Wimbledon: Kvitova d. Makarova

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Petra Kvitova declared herself a serious contender for the 2013 Wimbledon title over the course of two days and what might be called a typical Kvitovian roller-coaster ride, featuring repeated climbs to the heights of competence and ecstasy followed by plunges into the depths of bumbling and despair.

You think I’m just mindlessly churning out purple prose here? Get this: from 3-all in the first set (yesterday) of this third-round clash with Ekatarina Makarova, Kvitova won six straight games. Then Makarova won the next eight. As rain sprinkled down and light faded at Wimbledon, Kvitova held a long service game to end the day on about the most threadbare up-note you can imagine. She was still down a break at 1-2 in the third set when the women quit the court.

If you detect a theme here, you’re right. Today, in the bright sunshine and dry conditions that so help the big, left-handed, former champion’s game, Kvitova immediately broke Makarova to level at 2-all, and held to nose ahead. We were well into the sixth game when Makarova finally won her third point of the day. She forged ahead 40-15 in that game, but Kvitova began blasting those “Where did THAT come from?”-winners again, and three forehand placements later she had the break with serve to come, 4-2.

That forehand of Kvitova’s deserves further study, because it’s so ghastly at times for the same reason it’s so dazzling at others. It’s an extremely unstable-looking stroke, almost a caricature of whatever it is that makes so many lefty forehands turn out so, well, radical. Look at Rafael Nadal’s punched forehand, or that shoveling shot of John McEnroe’s, both of which worked pretty well in a pinch.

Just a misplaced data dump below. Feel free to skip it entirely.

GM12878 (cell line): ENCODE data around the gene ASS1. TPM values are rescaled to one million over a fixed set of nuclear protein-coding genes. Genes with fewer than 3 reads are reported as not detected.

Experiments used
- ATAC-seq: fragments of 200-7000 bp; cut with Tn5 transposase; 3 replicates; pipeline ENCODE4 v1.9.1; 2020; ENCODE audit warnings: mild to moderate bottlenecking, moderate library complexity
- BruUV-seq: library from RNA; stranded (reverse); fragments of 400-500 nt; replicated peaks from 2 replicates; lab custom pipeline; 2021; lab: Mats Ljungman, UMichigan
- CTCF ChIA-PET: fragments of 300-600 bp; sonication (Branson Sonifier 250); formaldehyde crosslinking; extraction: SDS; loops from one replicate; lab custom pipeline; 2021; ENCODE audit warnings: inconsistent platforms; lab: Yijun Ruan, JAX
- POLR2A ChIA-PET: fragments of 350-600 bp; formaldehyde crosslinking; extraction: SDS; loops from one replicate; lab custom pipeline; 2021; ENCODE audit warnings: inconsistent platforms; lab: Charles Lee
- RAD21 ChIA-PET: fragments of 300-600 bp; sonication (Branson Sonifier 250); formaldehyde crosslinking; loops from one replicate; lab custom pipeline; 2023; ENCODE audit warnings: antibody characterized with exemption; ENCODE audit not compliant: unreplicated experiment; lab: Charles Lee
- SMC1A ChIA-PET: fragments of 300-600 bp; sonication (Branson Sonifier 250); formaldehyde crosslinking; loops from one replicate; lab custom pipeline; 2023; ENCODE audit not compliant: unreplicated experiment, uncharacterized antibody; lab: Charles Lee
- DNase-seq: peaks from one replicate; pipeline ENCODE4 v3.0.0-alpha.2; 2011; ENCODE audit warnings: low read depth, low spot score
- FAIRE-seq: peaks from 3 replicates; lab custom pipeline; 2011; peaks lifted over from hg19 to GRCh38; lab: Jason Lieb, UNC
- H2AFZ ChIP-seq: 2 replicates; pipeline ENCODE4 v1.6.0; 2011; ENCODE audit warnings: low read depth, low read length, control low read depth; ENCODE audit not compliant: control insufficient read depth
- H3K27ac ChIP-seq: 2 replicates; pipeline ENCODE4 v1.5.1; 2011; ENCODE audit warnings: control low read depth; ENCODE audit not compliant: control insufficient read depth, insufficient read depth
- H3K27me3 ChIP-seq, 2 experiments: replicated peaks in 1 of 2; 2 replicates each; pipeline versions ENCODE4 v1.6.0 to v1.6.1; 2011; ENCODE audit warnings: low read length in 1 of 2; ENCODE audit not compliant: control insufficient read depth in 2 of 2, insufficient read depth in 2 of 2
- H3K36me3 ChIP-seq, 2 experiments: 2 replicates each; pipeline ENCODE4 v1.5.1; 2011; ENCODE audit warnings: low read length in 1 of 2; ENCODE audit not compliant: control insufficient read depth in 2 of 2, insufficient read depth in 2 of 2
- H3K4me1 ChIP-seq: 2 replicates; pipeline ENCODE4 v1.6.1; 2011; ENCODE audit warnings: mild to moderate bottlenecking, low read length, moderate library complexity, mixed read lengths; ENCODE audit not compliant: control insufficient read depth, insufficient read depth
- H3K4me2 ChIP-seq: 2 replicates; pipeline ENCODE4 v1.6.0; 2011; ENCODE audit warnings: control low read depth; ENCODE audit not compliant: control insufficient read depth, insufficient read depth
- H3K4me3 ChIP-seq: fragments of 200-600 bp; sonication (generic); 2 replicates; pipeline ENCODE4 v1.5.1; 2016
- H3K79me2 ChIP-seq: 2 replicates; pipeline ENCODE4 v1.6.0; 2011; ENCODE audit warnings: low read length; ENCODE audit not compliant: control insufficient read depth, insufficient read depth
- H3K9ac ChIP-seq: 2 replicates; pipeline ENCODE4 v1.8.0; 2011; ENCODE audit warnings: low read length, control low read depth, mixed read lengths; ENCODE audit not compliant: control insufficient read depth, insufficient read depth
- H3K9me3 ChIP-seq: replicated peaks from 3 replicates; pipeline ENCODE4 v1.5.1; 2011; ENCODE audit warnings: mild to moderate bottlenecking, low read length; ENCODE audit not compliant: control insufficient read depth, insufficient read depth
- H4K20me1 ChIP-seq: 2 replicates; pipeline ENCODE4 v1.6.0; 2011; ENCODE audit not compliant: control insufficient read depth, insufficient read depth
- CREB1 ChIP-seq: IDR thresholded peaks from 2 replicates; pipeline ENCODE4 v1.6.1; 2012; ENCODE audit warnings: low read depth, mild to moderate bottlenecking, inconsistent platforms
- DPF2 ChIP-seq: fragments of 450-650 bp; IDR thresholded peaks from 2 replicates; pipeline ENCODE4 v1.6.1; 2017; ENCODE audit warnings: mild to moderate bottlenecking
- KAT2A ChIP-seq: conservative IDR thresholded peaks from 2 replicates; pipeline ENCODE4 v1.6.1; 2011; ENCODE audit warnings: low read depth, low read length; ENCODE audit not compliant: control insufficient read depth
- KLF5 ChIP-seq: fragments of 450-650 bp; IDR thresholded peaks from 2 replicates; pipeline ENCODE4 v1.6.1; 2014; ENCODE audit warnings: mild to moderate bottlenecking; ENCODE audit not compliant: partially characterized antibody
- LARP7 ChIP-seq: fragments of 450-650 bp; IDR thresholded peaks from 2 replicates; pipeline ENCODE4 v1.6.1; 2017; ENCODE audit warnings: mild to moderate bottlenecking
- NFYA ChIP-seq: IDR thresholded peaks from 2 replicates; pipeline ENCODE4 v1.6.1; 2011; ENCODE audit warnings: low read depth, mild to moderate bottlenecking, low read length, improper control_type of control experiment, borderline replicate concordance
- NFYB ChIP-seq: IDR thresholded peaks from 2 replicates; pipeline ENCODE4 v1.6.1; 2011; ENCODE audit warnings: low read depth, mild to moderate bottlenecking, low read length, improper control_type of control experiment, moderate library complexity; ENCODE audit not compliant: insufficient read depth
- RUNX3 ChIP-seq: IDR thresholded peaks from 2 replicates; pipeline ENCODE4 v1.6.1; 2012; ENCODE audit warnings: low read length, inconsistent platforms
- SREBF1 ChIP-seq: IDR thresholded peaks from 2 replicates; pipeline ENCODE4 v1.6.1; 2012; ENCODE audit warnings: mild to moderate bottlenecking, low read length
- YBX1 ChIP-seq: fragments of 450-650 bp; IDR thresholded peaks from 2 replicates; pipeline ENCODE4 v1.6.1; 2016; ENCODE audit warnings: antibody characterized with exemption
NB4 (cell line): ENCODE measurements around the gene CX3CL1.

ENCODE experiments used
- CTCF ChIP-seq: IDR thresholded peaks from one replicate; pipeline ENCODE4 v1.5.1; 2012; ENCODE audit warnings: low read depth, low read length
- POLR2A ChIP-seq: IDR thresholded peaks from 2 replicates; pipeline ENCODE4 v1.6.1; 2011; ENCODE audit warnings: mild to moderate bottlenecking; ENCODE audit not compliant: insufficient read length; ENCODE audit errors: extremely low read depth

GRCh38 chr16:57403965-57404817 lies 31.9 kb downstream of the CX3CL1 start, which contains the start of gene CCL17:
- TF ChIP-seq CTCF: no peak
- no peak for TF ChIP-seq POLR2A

Anyway, that forehand is the tennis equivalent of a volatile explosive, and you know it’s going to blow up at any moment—although you’re never sure in which player’s face.

Serving up 4-2, we saw Kvitova’s entire career encapsulated in one game. She hit a horrific forehand to start it off, then managed to hook it true through a long rally ended by a Makarova winner. Kvitova then cracked a wonderful inside-out forehand winner off Makarova’s service return, French braid and left foot flying behind her. Then, a double fault: 15-40. At break point, Kvitova ended a brief rally by punching a wild forehand well wide of the line.

Back on serve. I probably wasn’t the only one who was suddenly haunted by memories of Isner vs. Mahut.

But to her credit, Kvitova sloughed off her loss of form. Serving down 3-4, Makarova jumped to a 30-love lead. But then Kvitova’s game clicked again as she smacked winnners to win the first three points. Makarova staved off the first break point with a service winner, after which Kvitova drilled the worst serve of the match—a floating second serve that barely made it into the box—out of court. But Kvitova exonerated herself with a confident attack and smash to secure the break, 5-3. She then served it out with uncharacteristically little drama to win, 6-3, 2-6, 6-3.

IBM Stat of the Match: Makarova won five more points—93 to 88—but still lost the match, which tells you how effectively Kvitova can hold serve.

IBM is a proud sponsor and official technology partner for Wimbledon. For more information on this match, including the Keys to the Match, visit IBM's SlamTracker.

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